The last Husky I flew for FWS had an Odyssey battery mounted in the stock aft location. I’ve parked it outside in Fort Yukon overnight at VERY cold temperatures, and never an issue cranking in the AM. And no heat to that battery overnight.

    I was always amazed at the performance of those batteries.

    MTV
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    www.SkupTech.com mike mcs repair's Avatar
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    Quote Originally Posted by windy View Post
    Thank you for the great tips & suggestions. Iíll try them out.

    The starter is a Sky-Tec lightweight starter with 1800 hrs on it now (was new when the engine was overhauled). What kind of lubricant would the starter shaft bushing need?

    The starter relay currently on my plane is a P.O.S. that the dishonest disreputable troll hole shop dragged up off the hangar floor (10 years ago). Iíve been suspicious of it & have a new replacement relay ready to be installed. Maybe now is the time, before winter.
    Solenoid was going to my guess for gremlins

    Depending how wired you may have 2 relays in start system each one has 2 chances at being a poor rotated connection o the big bolts. B&c has a nice trouble shooting guide on their website to quickly track down your issue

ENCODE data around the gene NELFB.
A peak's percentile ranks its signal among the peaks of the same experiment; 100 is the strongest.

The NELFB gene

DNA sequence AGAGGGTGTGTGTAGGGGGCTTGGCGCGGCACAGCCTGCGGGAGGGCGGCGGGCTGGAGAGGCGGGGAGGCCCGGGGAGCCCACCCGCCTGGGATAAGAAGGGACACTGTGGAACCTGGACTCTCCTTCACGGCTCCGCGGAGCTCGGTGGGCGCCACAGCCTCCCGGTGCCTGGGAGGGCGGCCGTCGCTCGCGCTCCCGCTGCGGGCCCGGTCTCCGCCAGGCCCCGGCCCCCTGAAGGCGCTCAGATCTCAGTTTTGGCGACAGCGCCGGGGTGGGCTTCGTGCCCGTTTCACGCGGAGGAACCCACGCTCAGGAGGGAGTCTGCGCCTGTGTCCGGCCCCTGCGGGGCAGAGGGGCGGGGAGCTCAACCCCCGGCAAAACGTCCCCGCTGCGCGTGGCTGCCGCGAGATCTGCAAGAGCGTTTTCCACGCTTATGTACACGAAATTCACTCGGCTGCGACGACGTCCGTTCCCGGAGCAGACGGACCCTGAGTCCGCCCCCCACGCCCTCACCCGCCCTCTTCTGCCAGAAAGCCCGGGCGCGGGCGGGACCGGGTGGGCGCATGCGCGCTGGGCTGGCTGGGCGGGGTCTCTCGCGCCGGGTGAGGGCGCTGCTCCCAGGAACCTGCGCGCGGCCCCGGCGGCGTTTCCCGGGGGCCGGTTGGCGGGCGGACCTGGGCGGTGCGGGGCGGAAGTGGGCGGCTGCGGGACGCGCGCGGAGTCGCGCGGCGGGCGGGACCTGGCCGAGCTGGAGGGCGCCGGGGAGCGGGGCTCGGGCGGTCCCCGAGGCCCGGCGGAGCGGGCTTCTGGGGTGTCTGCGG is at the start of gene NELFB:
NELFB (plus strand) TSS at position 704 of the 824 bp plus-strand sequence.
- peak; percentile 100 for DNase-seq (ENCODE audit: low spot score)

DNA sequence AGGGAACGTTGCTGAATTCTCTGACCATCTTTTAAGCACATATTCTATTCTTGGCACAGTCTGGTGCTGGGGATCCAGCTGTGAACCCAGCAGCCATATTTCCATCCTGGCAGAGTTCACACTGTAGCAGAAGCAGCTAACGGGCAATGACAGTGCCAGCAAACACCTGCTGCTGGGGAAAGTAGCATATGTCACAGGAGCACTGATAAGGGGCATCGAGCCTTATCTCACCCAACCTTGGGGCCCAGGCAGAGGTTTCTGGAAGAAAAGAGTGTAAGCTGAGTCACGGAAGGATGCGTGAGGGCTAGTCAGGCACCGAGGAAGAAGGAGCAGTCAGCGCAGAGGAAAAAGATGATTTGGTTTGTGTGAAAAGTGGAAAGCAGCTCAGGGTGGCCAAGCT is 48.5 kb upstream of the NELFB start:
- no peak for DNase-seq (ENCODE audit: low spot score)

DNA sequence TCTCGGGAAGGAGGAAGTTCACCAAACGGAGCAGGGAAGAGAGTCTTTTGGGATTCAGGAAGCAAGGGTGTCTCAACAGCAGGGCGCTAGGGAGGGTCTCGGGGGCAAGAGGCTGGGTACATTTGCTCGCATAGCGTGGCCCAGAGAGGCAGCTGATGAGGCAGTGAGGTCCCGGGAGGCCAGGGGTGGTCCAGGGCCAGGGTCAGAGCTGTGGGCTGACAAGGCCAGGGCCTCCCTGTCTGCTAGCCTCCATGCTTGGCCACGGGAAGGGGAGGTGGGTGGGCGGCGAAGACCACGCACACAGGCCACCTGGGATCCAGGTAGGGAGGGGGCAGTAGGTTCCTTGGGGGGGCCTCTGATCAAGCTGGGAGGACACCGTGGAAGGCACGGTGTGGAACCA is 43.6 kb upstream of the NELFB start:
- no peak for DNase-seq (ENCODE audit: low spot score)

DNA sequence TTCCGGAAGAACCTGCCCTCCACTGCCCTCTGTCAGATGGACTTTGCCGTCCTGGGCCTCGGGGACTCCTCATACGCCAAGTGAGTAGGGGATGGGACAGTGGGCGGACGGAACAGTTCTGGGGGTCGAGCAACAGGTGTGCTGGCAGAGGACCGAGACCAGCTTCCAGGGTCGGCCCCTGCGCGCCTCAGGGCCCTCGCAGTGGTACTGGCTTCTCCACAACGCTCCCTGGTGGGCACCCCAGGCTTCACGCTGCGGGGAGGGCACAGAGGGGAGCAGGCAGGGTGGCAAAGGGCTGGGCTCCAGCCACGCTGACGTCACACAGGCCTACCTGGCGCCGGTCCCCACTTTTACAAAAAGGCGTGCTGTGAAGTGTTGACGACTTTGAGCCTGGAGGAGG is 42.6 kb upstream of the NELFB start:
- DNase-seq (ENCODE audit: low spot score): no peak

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    www.SkupTech.com mike mcs repair's Avatar
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    http://www.bandc.aero/pdfs/Starter%2...leshooting.pdf


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    www.SkupTech.com mike mcs repair's Avatar
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    Quote Originally Posted by kestrel View Post
    I'm curious about what aspect you disagree with?
    You werenít getting any output out of your charging system you were only running off battery. The simple act of changing the battery could have cleaned the bad connection. Just because you can get power out of a battery does NOT mean you can push power back into it if you have a dirty connection. Or a hung up brush or wore out one.

    Number 2. Just because you hear a relay close, does not mean it is internally making a good connection


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  28. #28
    wireweinie's Avatar
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    Easiest way to check for high resistance of master or start solenoid is to use a voltmeter. Place the red meter lead on the big terminal CLOSEST to the battery and the black lead on the other terminal. Crank the engine for about five seconds and note the voltage reading while cranking. What you're reading is the voltage drop across the contacts inside the solenoid. If it's anything more than a couple of tenths of a volt, replace to solenoid.

    You can do the same thing with a suspect ground cable. Red lead on the crank case and black lead to airframe. To small of a ground cable or poor quality crimps will show as a voltage drop.

    Remember: This only works if you have current flow. I.e. cranking the starter motor.

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  29. #29
    www.SkupTech.com mike mcs repair's Avatar
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    Quote Originally Posted by kestrel View Post
    I'm curious about what aspect you disagree with?